National Catholic Reporter
The Independent Newsweekly
Issue Date:  April 18, 2003

The chapel at the House of Ananias
-- NCR Photo/Margot Patterson

Care of the soul

A small center for religious instruction in Paris made history by making the individual its priority


La Maison d’Ananie, or House of Ananias, sits on a residential street in Paris’ 7th arrondissement. Built centuries ago for aristocrats who couldn’t afford the high price of living at Versailles, this part of Paris is lined with dignified white stone mansions and popular with foreign embassies. Here, up the street from the Swedish and Tunisian embassies, the House of Ananias is reached through a quiet courtyard. Inside, the atmosphere is calm, hushed, determinedly discreet.

As in the United States, the parishes of France provide catechumenate programs for those interested in becoming Catholic. But the Maison d’Ananie exists to provide religious counseling and education to those who seek private instruction. An illiterate worker, a Japanese woman who spoke little French, and an 80-year-old American man who had flown over from the United States were among those who recently received instruction at the House of Ananias at the time this writer visited.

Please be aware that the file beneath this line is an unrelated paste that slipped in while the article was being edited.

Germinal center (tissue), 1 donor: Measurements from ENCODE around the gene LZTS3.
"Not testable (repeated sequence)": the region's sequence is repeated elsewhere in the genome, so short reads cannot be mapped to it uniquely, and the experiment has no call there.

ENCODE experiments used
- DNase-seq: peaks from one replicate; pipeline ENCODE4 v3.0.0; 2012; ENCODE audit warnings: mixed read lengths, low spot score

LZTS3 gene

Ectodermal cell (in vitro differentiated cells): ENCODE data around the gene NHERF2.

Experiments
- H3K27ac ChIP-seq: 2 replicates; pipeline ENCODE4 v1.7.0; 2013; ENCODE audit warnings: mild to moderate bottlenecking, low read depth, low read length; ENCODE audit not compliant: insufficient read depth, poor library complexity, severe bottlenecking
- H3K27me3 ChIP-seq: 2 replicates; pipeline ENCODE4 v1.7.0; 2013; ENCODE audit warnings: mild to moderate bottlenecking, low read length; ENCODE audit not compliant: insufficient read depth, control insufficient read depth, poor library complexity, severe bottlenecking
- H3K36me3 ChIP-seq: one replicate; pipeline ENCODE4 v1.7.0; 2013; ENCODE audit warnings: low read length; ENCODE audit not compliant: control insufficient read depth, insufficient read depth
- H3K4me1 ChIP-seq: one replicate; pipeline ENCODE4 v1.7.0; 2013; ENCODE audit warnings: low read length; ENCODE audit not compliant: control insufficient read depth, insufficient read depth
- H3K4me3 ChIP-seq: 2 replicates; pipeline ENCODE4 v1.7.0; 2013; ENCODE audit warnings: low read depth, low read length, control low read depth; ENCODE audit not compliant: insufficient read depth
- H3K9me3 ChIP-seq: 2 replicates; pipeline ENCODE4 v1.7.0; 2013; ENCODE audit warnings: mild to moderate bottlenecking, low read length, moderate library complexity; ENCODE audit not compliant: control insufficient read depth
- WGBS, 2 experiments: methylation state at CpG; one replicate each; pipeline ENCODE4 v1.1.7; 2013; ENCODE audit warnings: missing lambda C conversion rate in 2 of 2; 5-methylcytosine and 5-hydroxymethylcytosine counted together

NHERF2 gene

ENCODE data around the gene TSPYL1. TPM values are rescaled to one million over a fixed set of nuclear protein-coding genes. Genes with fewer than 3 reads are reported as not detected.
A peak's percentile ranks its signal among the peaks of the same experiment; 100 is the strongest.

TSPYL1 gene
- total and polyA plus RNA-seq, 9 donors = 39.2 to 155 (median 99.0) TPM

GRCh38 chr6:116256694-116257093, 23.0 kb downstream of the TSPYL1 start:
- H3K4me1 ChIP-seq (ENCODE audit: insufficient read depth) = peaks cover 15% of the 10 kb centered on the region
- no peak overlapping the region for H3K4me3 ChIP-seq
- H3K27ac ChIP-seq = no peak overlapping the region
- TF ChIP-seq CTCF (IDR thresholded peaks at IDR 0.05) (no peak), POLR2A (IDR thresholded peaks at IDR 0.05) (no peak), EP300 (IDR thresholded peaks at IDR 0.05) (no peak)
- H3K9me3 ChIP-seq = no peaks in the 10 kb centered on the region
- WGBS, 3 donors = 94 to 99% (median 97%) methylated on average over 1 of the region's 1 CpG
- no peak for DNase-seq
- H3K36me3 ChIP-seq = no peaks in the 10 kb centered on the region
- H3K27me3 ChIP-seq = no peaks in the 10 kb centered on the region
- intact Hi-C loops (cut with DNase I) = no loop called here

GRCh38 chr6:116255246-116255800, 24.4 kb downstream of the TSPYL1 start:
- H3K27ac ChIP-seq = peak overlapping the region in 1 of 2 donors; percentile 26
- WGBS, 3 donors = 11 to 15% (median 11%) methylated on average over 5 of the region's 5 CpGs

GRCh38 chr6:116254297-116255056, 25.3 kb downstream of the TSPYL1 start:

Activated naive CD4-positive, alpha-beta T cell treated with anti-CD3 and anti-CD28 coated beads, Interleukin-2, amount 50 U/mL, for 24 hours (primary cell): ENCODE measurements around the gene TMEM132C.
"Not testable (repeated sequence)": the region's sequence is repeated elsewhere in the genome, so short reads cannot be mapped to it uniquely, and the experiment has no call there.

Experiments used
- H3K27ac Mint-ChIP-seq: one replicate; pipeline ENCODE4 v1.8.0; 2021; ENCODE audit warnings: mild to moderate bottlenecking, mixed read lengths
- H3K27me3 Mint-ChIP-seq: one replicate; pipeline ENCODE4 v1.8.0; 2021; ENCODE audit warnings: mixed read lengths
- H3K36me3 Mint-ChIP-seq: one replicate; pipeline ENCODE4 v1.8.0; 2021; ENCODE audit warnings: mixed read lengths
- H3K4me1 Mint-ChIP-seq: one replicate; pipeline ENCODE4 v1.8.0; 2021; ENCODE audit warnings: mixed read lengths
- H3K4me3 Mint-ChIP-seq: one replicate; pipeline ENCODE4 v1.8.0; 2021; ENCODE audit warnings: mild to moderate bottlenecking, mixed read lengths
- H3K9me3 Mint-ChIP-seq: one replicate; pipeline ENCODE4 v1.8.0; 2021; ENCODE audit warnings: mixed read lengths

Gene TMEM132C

Staff say some people come to the House of Ananias instead of a parish because they have a job that doesn’t allow them to attend regularly scheduled meetings; others have trouble communicating in groups, don’t speak French well enough to thrive in a parish setting, or have complex family circumstances that lead them to seek personal instruction.

“Some are very simple people,” said Madeleine De Drée, a lay worker on the staff for 40 years. Others are individuals with a certain fame, notoriety or prominent position who want to pursue their interest in Christianity in a venue that guarantees discretion.

Fr. Etienne Ostier
-- NCR Photo/Margot Patterson

“It’s not bad to have a certain flexibility,” said Fr. Etienne Ostier, the priest in charge of the House of Ananias. “Some people come to us after going to a parish. There are also others who begin with us and go on to the parish.”

The House of Ananias takes its name from the Christian disciple Ananias, mentioned in the Acts of the Apostles. Ananias received a vision from Christ, who directed him to Saul of Tarsus after Saul was struck blind on the road to Damascus. Acts recounts that Ananias laid his hands on Saul, whose vision returned and who was then baptized.